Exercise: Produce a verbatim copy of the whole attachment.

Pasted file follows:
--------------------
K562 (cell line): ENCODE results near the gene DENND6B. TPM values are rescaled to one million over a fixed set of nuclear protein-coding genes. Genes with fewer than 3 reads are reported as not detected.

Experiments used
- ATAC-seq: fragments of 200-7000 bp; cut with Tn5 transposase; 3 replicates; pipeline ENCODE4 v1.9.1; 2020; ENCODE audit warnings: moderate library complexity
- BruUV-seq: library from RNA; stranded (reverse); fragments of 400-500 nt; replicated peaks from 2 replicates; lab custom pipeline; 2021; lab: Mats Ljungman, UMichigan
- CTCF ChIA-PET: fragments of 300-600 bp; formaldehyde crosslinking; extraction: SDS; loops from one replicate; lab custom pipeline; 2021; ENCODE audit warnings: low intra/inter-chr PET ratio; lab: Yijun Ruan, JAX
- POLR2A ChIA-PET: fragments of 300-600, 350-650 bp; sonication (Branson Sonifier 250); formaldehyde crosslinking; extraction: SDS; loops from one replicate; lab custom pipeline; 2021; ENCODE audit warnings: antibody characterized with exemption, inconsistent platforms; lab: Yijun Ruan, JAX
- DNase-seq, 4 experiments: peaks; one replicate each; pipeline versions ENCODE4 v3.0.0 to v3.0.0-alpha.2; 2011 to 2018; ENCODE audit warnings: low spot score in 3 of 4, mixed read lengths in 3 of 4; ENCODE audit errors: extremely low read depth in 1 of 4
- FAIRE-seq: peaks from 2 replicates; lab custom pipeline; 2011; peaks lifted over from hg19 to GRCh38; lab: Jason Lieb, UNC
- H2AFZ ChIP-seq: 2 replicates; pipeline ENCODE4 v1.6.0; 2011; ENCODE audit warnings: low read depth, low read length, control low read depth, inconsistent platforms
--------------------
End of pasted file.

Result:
K562 (cell line): ENCODE results near the gene DENND6B. TPM values are rescaled to one million over a fixed set of nuclear protein-coding genes. Genes with fewer than 3 reads are reported as not detected.

Experiments used
- ATAC-seq: fragments of 200-7000 bp; cut with Tn5 transposase; 3 replicates; pipeline ENCODE4 v1.9.1; 2020; ENCODE audit warnings: moderate library complexity
- BruUV-seq: library from RNA; stranded (reverse); fragments of 400-500 nt; replicated peaks from 2 replicates; lab custom pipeline; 2021; lab: Mats Ljungman, UMichigan
- CTCF ChIA-PET: fragments of 300-600 bp; formaldehyde crosslinking; extraction: SDS; loops from one replicate; lab custom pipeline; 2021; ENCODE audit warnings: low intra/inter-chr PET ratio; lab: Yijun Ruan, JAX
- POLR2A ChIA-PET: fragments of 300-600, 350-650 bp; sonication (Branson Sonifier 250); formaldehyde crosslinking; extraction: SDS; loops from one replicate; lab custom pipeline; 2021; ENCODE audit warnings: antibody characterized with exemption, inconsistent platforms; lab: Yijun Ruan, JAX
- DNase-seq, 4 experiments: peaks; one replicate each; pipeline versions ENCODE4 v3.0.0 to v3.0.0-alpha.2; 2011 to 2018; ENCODE audit warnings: low spot score in 3 of 4, mixed read lengths in 3 of 4; ENCODE audit errors: extremely low read depth in 1 of 4
- FAIRE-seq: peaks from 2 replicates; lab custom pipeline; 2011; peaks lifted over from hg19 to GRCh38; lab: Jason Lieb, UNC
- H2AFZ ChIP-seq: 2 replicates; pipeline ENCODE4 v1.6.0; 2011; ENCODE audit warnings: low read depth, low read length, control low read depth, inconsistent platforms